Stein begins her book by introducing us to Sa’adi Besalel Ashkenazi a-Levi, a thriving publisher in Salonica, where over 60,000 Jews once lived and thrived and 50 synagogues stood. Sa’adi was a pious man but also a freethinker of sorts, using his printing press to criticize rabbinical excesses, such as the high taxes imposed on kosher meat and other intolerances. As a young man, he would sing Turkish songs at wedding receptions, infuriating the rabbis. As an adult, he sent one of his daughters to Paris to study to become a teacher, a radical act at the time. Sa’adi was punished for his outspokenness and excommunicated, which broke his heart. As his vision was fading, he began writing a memoir during the 1880s, hoping to make amends to the Jewish community who had expelled him. He continued to publish a newspaper in Ladino, called La Epoka, that was progressive in tone; Stein included selections from it in her 2014 anthology Sephardi Lives: A Documentary History, 1700–1950 (co-edited with Julia Phillips Cohen).
Stein laments that she was unable to find out what happened to some of Sa’adi’s many children, who seem to have disappeared without a trace. She knows that at least two were murdered at Auschwitz; many others survived in faraway places where some succeeded more than others. Sa’adi’s son David, a skilled linguist and mathematician, was the director of the Ottoman Passport Office, in charge of issuing identity papers. It was an incredibly powerful job, since having the right papers often meant the difference between life and death as borders shifted and regions changed hands. After the Second Balkan War, when Salonica came under Greek control, Jews were shut out of civic life, causing David’s sons to flee. Leon chose Brazil, and Emmanuel went to France. Jewish emigration steadily increased in the years leading up to World War I.
Sa’adi’s daughter Fortunée remained in Salonica and married Ascher Jacob Salem, becoming a mother of six. She sent her children to Christian schools, while her husband, an importer-exporter, was able to maintain congenial relations with Christian and Muslim merchants. When their eldest son Jacques left for Manchester to establish a base of operations for the business there, he was arrested as a foreign national, just as World War I was breaking out, and imprisoned for four years.
Another of Sa’adi’s sons, Sam Lévy, was a newspaperman who dreamed of what Salonica once was — a place where Jews enjoyed unprecedented freedom and self-governance, but also a place that no longer existed except in his imaginings. He dreamed it could once again become a special site, a “free and neutral city” that was “neither Zionist nor Greek,” with a voice in the newly created League of Nations. He hoped it could become a city where Jews would be sheltered from the rising nationalism sweeping the globe. Like the Israeli authors mentioned above, he always saw his childhood home through a nostalgic lens, despite the realities that prevented him from returning there. The Christian Greeks ruled it now, and Jews were unwelcome. But Salonica remained, in his mind, a kind of personal Jerusalem.
One of Stein’s most unnerving discoveries was that Sa’adi’s great-great-grandson was a notorious Nazi collaborator, so feared and despised that the few remaining Jews in Greece after the war asked the authorities to execute him. After a hasty trial, he was killed in 1948.
Stein spends a great deal of time interviewing the descendants of Sa’adi in Lisbon, Manchester, Rio de Janeiro, California, and Greece. Many are very accomplished citizens — one a fine musician, another an ambassador, a few in politics, others thriving in businesses of their own making. She is struck by genetic similarities: the high cheekbones, the height, even the propensity for eye trouble. She admits feeling bewildered by their lack of zealousness over the news she brings of their past, but thinks perhaps that it is she who is too obsessed with what has come before. She writes wistfully:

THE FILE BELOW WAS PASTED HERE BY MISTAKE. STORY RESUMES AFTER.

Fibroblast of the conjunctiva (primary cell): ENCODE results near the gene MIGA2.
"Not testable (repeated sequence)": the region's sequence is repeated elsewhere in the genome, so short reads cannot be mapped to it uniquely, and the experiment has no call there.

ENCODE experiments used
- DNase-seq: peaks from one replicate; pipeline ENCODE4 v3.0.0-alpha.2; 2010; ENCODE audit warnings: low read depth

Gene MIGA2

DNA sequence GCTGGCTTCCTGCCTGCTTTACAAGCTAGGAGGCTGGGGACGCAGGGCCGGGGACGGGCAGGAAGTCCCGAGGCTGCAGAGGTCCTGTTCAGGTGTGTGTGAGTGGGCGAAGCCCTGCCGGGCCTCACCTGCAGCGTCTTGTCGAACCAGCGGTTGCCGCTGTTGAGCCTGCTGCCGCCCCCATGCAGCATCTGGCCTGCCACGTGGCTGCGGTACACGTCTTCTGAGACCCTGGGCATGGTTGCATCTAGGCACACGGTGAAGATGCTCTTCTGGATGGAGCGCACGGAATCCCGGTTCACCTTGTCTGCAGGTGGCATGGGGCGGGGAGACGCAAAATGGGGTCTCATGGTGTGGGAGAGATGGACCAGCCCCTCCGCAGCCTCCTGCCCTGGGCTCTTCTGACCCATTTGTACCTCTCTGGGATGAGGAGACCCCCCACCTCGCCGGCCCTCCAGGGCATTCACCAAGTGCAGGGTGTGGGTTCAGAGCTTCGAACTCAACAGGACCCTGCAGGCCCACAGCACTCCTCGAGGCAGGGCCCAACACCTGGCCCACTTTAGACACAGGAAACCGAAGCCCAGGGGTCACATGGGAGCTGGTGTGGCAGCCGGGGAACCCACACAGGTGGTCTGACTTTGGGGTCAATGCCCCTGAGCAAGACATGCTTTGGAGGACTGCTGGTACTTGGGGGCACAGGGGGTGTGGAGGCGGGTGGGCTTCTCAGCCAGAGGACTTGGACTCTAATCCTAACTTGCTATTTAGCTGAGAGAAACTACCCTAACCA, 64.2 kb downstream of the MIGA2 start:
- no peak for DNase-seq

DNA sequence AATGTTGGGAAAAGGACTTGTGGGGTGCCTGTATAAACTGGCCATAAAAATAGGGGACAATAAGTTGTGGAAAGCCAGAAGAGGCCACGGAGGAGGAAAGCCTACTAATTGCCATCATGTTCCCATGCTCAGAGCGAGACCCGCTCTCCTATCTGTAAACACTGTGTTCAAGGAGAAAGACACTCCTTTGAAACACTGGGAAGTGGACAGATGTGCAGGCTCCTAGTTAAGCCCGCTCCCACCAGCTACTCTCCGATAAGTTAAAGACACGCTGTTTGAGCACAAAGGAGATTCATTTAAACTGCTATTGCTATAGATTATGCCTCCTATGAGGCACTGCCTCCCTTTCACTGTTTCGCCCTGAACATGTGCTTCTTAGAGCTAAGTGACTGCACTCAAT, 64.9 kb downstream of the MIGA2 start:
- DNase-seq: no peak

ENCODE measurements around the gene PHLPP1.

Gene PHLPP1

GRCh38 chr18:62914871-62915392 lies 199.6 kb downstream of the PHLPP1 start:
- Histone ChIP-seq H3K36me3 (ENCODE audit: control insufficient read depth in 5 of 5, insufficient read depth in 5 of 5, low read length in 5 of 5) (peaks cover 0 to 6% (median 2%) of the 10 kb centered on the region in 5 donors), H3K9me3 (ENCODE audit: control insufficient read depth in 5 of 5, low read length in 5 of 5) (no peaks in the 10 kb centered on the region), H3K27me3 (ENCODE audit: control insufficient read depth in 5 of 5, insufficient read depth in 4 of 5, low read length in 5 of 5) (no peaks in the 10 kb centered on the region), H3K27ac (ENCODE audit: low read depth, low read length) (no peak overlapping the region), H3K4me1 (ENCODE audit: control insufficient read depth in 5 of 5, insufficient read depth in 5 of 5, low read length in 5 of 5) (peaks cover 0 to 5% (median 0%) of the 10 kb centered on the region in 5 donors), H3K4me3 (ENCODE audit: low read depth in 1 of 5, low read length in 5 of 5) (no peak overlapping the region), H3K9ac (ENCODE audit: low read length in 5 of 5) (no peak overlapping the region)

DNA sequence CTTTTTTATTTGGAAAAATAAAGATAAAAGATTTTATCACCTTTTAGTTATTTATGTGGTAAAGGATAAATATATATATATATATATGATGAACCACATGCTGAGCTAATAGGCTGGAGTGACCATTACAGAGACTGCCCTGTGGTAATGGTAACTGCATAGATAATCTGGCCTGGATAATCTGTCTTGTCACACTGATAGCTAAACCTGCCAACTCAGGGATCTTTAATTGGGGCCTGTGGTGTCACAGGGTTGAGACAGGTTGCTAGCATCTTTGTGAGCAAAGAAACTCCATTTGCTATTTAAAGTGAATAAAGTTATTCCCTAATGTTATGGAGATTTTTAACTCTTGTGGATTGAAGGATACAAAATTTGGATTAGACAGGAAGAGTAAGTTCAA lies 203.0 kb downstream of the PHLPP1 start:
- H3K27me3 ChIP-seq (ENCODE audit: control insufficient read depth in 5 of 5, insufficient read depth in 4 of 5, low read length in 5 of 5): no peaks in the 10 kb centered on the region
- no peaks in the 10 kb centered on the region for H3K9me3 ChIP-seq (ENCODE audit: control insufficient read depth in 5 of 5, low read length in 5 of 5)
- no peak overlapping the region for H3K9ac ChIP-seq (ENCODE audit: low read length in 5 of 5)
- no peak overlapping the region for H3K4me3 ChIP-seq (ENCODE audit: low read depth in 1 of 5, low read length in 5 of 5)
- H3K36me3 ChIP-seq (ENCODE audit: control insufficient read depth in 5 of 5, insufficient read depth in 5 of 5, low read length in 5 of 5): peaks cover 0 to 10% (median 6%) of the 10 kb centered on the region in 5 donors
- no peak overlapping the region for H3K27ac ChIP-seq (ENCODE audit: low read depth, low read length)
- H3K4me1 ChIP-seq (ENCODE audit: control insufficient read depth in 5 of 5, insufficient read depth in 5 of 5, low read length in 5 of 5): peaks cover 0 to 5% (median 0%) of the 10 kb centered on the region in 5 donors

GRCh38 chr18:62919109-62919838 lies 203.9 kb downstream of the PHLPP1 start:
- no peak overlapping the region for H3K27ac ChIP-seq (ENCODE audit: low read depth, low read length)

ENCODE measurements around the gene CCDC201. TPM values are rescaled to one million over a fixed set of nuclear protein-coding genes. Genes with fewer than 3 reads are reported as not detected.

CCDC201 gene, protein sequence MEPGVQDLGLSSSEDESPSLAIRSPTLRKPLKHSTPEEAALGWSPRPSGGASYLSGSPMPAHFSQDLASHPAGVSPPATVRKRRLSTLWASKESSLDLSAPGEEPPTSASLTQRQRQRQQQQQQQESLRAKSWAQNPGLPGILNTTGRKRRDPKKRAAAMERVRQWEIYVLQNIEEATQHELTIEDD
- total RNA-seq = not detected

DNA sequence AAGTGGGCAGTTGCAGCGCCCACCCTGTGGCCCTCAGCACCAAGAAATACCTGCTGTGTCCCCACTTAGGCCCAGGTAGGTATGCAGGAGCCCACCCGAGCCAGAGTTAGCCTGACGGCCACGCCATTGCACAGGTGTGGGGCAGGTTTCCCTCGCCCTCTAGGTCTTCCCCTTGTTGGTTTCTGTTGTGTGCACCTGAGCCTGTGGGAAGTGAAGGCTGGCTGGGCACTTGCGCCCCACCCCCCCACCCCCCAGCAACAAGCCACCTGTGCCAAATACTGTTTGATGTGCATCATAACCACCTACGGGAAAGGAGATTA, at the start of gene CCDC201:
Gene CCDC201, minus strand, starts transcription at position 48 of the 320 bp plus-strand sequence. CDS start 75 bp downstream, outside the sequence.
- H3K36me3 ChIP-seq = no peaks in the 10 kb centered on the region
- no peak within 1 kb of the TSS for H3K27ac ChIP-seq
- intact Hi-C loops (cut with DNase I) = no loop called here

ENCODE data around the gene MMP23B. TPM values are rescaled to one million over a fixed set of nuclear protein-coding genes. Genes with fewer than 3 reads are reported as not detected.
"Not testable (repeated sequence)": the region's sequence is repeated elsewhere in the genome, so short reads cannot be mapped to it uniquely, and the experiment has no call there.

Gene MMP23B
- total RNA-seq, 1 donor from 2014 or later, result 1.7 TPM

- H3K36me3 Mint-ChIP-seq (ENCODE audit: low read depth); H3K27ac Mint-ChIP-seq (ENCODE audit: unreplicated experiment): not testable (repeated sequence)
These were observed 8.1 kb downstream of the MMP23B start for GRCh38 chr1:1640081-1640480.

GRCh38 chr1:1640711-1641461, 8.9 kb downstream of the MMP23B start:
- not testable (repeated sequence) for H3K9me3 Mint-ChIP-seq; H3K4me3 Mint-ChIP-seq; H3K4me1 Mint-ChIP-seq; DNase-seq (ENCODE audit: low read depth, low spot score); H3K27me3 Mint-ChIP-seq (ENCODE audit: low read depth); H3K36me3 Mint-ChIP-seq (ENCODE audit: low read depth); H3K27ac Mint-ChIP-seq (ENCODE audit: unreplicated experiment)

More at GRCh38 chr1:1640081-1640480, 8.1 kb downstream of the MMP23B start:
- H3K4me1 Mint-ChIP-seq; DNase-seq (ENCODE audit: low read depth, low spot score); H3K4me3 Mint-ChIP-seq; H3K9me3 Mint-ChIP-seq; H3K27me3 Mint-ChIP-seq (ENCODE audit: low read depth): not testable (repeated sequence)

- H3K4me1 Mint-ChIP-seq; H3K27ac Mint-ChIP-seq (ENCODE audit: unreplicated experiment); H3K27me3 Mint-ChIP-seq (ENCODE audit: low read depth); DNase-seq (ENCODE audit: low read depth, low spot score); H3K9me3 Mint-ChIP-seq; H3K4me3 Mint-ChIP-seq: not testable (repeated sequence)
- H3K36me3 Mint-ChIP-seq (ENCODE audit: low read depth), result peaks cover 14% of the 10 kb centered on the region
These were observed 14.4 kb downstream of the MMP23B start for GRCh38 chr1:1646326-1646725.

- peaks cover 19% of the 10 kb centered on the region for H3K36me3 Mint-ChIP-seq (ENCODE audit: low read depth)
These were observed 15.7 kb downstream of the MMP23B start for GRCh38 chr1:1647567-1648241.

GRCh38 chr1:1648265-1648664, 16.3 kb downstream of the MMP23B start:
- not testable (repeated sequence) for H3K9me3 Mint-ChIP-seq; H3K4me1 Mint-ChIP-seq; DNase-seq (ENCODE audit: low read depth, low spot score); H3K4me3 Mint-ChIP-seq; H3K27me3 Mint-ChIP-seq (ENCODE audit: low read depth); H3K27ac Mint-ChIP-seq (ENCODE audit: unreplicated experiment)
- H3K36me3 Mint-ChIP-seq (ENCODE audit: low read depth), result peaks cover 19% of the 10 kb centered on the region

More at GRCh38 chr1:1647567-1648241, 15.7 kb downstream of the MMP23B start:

These Levy descendants are not (in most cases) aware of their family’s complex past, and apparently are not eager to broker relations with one another. And perhaps this is in the nature of things? The folly may lie in the historian, hungry to chart a unique system of coordinates in the ether.
The Holocaust decimated large swaths of the Levy clan. Those who fled to Manchester fared better than those who chose Paris. After the war, relatives wrote to one another, but soon enough old family squabbles resurfaced; some thought their loyalty should be limited to other Sephardic Jews, while others thought it should extend to Jews in general. Readers will rejoice at every miraculous story of survival, of which there are a few, and will mourn every death, of which there are many.
The book is graced with stark black-and-white photographs of Sa’adi’s descendants, usually dressed in their finest clothes, staring solemnly at the camera as if they knew something precious was expiring. But one picture is particularly striking: it seems to be of no one in particular but rather representative of the tenuousness of Jewish life as the Nazis soared to power. It is a photograph of a group of nervous-looking Jews standing on a crowded train platform at the Gare Montparnasse, looking helpless as an already overcrowded train is preparing to leave. They all gaze back and up at the cameraman, who appears to have summoned their attention somehow. We can really only see their eyes: dozens of terrorized glances staring back at us feebly. We know we are looking at people who have waited too long, many of whom are likely to die in the camps. And we weep once again for the familiar Jewish story of persecution and exile, a story that seems to have no ending.
Elaine Margolin is a book critic whose work has appeared in many venues, including The Washington Post, The Jerusalem Post, The Denver Post, and San Francisco Chronicle, as well as many literary journals. She lives in Hewlett, New York.